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200832Re: THEORY: Don't speak my language!

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  • Njenfalgar
    Feb 2, 2014
      2014-02-03 Christophe Grandsire-Koevoets <tsela.cg@...>:

      > On 2 February 2014 17:04, Thomas Ruhm <thomas@...> wrote:
      > > I read about the case of Dutch too.
      > Having learned Dutch in the Netherlands myself I can explain my experience
      > with that one. It's true that when they come across someone who sounds
      > foreign, they will automatically switch to English (or German in tourist
      > areas ;) ). There are a few reasons for that:
      > - The Dutch are very good at foreign languages, especially English and
      > German. TV series are broadcasted in original language with subtitles
      > rather than dubbing (except series for little children), so they are used
      > to foreign languages are often very much at ease with them. They are also a
      > practical folk who considers that time is money, and trying to make
      > yourself understood in Dutch to someone who is obviously not fluent in the
      > language is just inefficient. So they will switch to the mode of
      > communication considered more efficient.
      > - The Dutch have a bit of an inferiority complex about their language: it's
      > just a local language spoken only in a small area of the world (and the
      > other areas it's spoken it's as a result of colonialism, which opens its
      > own can of worms), so many Dutch people have difficulties coming to terms
      > with the idea that a foreigner would even want to learn their language. It
      > doesn't fit their worldview, so they can't quite grok it and often don't.
      > - Maybe related to the previous point, it's considered polite to speak in a
      > way that the guest will understand best, so if it means switching to
      > English because 1 person in a company of 10 doesn't understand English well
      > enough, then so be it. It goes so far that in many companies across the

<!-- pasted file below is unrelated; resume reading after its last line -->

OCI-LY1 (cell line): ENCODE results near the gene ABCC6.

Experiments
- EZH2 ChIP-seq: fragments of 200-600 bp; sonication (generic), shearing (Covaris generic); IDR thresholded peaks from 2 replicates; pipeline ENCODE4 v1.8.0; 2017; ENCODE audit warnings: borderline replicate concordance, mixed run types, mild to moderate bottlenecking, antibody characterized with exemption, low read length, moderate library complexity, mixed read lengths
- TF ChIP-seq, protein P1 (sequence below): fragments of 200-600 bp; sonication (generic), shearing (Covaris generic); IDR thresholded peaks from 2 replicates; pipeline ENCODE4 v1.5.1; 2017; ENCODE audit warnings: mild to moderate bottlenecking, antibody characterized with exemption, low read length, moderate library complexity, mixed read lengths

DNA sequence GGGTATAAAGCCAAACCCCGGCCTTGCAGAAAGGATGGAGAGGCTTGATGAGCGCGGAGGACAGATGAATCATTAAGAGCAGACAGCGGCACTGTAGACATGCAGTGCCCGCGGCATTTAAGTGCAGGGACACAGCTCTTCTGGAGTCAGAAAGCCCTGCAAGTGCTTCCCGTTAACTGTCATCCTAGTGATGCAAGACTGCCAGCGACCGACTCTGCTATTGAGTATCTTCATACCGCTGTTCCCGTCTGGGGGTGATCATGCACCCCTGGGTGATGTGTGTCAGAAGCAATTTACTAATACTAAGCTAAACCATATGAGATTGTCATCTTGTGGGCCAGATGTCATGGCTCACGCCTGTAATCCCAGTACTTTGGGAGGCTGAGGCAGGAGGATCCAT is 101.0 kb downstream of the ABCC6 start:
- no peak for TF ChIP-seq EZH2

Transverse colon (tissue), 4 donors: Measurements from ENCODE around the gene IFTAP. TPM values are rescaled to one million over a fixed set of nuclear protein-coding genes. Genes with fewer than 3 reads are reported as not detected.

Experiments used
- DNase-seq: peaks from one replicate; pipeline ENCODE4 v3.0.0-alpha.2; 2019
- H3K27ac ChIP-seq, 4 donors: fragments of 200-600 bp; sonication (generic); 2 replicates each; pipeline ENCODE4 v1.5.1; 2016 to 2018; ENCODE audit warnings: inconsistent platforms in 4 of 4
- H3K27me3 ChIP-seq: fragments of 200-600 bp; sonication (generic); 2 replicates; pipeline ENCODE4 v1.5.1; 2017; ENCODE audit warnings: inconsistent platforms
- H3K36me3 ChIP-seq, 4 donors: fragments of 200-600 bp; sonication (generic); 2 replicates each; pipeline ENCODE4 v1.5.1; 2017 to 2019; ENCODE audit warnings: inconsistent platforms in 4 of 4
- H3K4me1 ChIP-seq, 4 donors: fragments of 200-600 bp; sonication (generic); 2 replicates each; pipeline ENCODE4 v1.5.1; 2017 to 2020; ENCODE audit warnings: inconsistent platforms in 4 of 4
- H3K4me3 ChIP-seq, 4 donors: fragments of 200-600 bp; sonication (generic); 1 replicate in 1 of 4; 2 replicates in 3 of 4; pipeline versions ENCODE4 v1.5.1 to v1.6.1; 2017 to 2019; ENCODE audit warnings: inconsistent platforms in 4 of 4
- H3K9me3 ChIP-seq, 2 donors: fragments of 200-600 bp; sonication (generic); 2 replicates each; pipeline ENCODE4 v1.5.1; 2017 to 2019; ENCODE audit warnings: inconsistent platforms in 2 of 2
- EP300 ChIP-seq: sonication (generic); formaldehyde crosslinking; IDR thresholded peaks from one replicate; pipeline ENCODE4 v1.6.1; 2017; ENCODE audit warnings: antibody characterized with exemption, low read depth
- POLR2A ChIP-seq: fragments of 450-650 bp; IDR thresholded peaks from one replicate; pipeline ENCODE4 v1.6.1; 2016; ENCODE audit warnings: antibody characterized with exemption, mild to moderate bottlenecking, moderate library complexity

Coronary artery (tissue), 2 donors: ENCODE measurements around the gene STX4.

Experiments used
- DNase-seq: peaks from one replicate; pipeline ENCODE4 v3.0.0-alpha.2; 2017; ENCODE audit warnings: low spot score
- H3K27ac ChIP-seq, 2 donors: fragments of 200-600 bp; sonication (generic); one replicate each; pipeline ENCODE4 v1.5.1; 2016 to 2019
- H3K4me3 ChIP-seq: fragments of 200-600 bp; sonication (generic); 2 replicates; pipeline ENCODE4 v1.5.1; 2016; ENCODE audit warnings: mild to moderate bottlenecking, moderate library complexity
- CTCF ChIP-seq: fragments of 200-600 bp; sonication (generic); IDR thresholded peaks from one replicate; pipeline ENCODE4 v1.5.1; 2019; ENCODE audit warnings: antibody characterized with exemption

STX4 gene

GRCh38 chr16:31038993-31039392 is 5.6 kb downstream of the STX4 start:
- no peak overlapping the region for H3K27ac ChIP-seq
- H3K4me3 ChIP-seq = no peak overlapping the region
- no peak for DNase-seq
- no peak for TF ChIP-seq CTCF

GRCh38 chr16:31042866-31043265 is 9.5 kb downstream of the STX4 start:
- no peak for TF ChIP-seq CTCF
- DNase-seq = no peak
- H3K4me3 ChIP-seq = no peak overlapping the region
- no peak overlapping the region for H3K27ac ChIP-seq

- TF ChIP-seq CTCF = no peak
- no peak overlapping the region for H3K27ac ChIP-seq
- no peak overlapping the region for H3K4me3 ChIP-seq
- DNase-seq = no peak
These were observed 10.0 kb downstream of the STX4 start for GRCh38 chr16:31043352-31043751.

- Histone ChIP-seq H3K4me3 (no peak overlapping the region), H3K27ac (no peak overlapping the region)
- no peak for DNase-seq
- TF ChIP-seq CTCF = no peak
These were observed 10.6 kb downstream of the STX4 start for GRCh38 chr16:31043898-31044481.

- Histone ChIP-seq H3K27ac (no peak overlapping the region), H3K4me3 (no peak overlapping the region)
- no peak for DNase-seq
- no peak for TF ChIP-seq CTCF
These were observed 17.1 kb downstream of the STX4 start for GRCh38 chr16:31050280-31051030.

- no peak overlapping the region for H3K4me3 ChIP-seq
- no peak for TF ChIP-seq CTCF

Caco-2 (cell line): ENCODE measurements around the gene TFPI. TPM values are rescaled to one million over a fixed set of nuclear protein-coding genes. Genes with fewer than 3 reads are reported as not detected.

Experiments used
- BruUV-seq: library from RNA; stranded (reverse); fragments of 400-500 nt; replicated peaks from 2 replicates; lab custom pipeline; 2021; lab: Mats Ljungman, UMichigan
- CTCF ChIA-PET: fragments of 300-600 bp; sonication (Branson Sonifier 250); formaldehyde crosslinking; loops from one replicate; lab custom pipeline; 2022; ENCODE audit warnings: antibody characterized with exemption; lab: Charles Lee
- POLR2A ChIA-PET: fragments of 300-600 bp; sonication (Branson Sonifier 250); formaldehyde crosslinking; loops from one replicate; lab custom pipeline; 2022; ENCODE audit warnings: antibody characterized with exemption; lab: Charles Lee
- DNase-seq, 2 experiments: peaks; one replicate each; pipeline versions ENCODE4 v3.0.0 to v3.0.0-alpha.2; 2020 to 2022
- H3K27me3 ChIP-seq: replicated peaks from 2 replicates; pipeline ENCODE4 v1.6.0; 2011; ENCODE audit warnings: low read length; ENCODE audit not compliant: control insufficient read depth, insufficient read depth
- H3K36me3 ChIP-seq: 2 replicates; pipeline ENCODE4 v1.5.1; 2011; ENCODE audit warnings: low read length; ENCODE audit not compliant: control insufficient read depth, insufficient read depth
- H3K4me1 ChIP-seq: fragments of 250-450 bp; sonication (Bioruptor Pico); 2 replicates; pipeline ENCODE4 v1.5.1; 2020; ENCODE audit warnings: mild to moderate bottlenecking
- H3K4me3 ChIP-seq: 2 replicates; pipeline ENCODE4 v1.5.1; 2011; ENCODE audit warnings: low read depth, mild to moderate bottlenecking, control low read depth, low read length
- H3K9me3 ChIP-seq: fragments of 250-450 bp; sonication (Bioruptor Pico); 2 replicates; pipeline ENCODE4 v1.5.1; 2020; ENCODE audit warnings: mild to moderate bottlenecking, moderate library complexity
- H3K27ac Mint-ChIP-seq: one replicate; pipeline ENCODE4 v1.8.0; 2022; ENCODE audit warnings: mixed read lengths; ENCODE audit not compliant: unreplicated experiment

> Netherlands, the official workfloor language is English (that's the case at
      > my company, but I luckily work in a department which is mostly full of
      > Dutch speakers, so I speak mostly Dutch there :P).
      > This said, it doesn't mean that it's not annoying. It's been quite a
      > challenge for me to learn Dutch because of that behaviour, because as soon
      > as I was having any kind of difficulty or my pronunciation wasn't perfect
      > people just switched to English (if they didn't switch to English
      > immediately upon hearing my name!). Even nowadays, despite me being mostly
      > fluent in the language, with hardly any accent at all (I sound Belgian to
      > most people ;) ), there are still people who will tend to speak to me in
      > English, and carry on in English even after pointing out that I speak Dutch
      > well enough to follow them flawlessly! Luckily, those people are rare.

      I have exactly the same experience, but maybe even worse. Dutch is my
      native language, and I've *always* been going to school in Dutch, so
      there's no reason at all any Dutch person should address me in English. But
      last time I was in the Randstad area (don't remember the city), people
      would speak to me (and to the colleagues I was with) in English, just
      because they heard we weren't locals.


      Yésináne gika asahukúka ha'u Kusikéla-Kísu yesahuwese witi nale lálu wíke
      uhu tu tinitíhi lise tesahuwese. Lise yésináne, lina, ikéwiyéwa etinizáwa
      búwubúwu niyi tutelíhi uhu yegeka.

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